Pain or discomfort in the upper abdomen, usually after eating, that may have a variety of causes

  • More common in adults
  • Stress, being overweight, smoking, and certain dietary habits are risk factors
  • Gender and genetics are not significant factors

Most people have had a few episodes of upper abdominal discomfort related to eating, usually called indigestion. The condition is more common in adults. Smoking and being overweight increase the risk. Most cases are not serious.

Usually, indigestion follows a meal, especially one that includes rich, fatty, or heavily spiced food. Overeating, consuming too much alcohol or coffee, and eating too quickly can also cause discomfort, as can stress and drugs such as aspirin that irritate the digestive tract. If indigestion persists or becomes more severe, or if you start to vomit, lose your appetite, or lose weight, you should consult your doctor. These symptoms may be a sign of conditions such as gastro-oesophageal reflux disease, a peptic ulcer, or, in rare cases, stomach cancer.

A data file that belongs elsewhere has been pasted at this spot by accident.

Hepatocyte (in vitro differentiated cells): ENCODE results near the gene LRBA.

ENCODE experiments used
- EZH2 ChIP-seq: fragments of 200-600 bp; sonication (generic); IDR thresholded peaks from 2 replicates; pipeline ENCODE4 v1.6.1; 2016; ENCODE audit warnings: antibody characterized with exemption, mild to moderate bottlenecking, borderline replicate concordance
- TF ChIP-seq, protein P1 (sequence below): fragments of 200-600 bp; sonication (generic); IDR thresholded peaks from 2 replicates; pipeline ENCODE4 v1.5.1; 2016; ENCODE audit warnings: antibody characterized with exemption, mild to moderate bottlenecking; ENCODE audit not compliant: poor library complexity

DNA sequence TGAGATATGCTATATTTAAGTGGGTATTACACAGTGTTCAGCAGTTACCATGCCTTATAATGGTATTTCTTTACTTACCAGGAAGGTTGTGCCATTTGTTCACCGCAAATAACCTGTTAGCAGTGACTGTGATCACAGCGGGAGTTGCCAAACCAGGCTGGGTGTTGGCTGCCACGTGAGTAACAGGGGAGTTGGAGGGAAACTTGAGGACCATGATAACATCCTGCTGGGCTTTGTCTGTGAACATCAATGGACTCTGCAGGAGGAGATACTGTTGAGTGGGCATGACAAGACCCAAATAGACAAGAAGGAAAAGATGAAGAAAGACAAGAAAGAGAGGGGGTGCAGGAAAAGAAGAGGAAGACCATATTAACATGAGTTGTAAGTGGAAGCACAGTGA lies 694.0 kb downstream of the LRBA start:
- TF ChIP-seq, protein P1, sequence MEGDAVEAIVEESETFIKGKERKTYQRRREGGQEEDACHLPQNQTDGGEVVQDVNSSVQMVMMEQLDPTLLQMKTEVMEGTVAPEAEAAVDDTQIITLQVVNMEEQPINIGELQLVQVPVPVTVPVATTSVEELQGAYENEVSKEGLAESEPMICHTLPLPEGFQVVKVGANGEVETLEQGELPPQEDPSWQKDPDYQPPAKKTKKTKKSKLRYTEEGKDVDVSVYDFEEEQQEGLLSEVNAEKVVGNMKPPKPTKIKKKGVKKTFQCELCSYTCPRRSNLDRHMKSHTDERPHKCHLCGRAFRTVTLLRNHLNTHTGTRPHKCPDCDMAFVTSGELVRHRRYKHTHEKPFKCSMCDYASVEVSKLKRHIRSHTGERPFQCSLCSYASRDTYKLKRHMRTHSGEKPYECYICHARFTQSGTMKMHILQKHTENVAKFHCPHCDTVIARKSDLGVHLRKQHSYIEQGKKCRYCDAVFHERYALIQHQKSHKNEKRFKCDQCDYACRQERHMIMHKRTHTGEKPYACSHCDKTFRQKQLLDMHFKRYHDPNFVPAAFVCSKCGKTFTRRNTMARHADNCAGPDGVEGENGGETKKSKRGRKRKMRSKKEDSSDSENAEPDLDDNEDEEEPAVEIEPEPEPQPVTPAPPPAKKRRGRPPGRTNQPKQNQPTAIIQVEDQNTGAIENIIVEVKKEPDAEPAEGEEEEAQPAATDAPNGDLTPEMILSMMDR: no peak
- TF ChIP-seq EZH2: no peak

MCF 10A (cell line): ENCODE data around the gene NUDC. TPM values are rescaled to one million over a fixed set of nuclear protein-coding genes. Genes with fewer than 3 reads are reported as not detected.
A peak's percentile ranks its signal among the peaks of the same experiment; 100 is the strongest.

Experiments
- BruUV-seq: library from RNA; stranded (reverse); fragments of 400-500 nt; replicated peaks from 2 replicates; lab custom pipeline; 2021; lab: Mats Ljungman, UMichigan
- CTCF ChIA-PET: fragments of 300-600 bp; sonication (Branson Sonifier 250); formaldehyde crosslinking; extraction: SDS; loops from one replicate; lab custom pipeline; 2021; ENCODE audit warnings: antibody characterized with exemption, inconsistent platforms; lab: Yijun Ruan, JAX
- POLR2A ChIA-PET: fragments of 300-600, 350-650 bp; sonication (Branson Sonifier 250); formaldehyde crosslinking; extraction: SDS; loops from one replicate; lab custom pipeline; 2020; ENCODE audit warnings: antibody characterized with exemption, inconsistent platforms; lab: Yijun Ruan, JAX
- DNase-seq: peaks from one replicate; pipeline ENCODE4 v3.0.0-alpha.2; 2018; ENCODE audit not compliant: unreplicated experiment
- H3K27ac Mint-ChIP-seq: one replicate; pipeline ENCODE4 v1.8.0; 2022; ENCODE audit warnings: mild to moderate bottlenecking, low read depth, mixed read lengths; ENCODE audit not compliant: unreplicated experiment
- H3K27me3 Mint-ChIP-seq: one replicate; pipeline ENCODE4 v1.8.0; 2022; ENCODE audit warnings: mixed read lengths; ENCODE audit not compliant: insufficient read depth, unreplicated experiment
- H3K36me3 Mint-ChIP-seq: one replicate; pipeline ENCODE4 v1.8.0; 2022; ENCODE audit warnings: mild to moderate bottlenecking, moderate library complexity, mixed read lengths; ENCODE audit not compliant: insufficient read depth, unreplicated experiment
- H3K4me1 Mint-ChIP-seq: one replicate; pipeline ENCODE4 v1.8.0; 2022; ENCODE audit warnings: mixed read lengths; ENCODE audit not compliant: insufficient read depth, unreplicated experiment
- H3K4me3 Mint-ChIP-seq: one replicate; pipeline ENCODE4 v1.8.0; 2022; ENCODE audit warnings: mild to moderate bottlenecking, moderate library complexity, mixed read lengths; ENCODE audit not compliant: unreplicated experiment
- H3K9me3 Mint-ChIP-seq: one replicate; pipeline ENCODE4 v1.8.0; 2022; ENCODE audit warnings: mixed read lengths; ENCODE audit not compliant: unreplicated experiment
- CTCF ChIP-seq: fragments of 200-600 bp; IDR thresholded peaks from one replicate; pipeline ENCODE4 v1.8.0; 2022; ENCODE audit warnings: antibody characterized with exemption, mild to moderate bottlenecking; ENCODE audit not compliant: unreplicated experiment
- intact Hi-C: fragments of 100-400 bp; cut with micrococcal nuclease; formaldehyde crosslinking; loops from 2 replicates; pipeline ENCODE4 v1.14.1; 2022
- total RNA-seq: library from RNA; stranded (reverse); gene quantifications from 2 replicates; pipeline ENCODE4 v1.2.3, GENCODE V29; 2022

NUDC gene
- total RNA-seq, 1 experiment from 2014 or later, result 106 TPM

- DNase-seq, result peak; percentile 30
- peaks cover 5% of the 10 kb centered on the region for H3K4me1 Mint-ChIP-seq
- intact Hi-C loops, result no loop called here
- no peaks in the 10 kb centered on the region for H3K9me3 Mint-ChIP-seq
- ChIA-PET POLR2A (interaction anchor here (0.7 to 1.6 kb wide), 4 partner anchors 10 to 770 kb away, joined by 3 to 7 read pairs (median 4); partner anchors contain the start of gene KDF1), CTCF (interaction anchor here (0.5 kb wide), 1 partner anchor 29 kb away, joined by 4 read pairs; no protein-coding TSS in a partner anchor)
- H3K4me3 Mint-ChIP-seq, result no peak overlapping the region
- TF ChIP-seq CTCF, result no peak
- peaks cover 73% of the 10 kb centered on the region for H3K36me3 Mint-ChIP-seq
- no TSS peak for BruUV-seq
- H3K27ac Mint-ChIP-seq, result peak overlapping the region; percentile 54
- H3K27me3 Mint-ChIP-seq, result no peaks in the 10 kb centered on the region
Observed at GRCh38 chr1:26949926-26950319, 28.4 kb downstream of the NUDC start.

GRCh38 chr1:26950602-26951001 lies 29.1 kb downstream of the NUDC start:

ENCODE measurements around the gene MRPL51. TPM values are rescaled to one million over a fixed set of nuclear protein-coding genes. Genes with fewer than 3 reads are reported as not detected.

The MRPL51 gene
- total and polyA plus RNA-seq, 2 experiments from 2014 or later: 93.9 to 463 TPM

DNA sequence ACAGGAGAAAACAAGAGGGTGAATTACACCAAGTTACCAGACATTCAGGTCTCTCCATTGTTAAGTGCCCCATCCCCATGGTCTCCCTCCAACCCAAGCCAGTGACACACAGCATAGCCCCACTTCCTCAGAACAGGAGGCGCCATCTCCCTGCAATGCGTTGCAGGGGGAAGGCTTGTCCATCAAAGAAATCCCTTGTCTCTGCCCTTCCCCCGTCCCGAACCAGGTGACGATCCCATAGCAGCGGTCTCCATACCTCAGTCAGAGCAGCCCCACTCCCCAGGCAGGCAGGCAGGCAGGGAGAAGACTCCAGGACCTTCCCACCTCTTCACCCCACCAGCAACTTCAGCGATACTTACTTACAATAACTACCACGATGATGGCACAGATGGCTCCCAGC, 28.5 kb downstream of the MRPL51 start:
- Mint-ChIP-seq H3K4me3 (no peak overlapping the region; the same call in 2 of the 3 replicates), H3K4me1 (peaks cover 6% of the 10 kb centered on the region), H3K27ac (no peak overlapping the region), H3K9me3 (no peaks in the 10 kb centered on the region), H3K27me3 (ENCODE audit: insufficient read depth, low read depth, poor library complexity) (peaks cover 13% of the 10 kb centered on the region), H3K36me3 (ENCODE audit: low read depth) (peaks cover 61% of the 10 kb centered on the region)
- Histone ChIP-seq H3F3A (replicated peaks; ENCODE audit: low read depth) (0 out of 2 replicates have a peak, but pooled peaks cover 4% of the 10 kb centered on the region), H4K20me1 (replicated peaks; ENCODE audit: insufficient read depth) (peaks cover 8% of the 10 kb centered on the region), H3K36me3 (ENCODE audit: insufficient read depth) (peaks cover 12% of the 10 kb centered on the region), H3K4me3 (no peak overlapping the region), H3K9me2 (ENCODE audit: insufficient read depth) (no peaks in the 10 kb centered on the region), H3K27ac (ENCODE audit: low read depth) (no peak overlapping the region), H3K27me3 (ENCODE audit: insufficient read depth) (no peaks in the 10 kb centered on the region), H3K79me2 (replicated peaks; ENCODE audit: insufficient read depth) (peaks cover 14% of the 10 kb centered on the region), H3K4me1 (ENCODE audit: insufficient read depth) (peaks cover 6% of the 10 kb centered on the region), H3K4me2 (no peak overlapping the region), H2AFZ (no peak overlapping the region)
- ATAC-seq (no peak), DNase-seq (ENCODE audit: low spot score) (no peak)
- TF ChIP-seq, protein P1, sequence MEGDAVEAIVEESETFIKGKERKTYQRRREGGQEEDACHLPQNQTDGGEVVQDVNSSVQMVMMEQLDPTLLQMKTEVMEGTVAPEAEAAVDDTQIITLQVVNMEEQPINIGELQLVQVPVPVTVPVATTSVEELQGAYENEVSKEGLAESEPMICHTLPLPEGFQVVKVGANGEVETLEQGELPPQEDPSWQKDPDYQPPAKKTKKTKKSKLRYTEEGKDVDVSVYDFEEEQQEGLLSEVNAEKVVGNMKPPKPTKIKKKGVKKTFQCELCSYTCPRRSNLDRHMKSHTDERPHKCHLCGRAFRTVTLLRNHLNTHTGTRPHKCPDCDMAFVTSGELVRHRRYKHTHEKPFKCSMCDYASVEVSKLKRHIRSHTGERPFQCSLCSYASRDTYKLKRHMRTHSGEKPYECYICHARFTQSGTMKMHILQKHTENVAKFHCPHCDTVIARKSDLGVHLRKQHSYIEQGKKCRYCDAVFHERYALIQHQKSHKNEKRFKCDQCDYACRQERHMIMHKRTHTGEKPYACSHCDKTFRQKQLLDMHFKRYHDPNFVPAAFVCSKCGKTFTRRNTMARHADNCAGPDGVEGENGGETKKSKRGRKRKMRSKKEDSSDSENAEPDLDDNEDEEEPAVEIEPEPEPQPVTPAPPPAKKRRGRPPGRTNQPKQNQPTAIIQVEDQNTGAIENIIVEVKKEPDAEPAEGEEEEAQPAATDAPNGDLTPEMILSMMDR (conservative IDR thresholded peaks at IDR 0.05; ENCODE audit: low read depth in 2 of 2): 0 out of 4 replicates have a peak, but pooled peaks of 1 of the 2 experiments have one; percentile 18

Antacids can usually relieve mild indigestion. There are also some self-help measures to avoid future attacks (see Preventing indigestion).

Self-help: Preventing Indigestion

From the 2010 revision of the Complete Home Medical Guide © Dorling Kindersley Limited.

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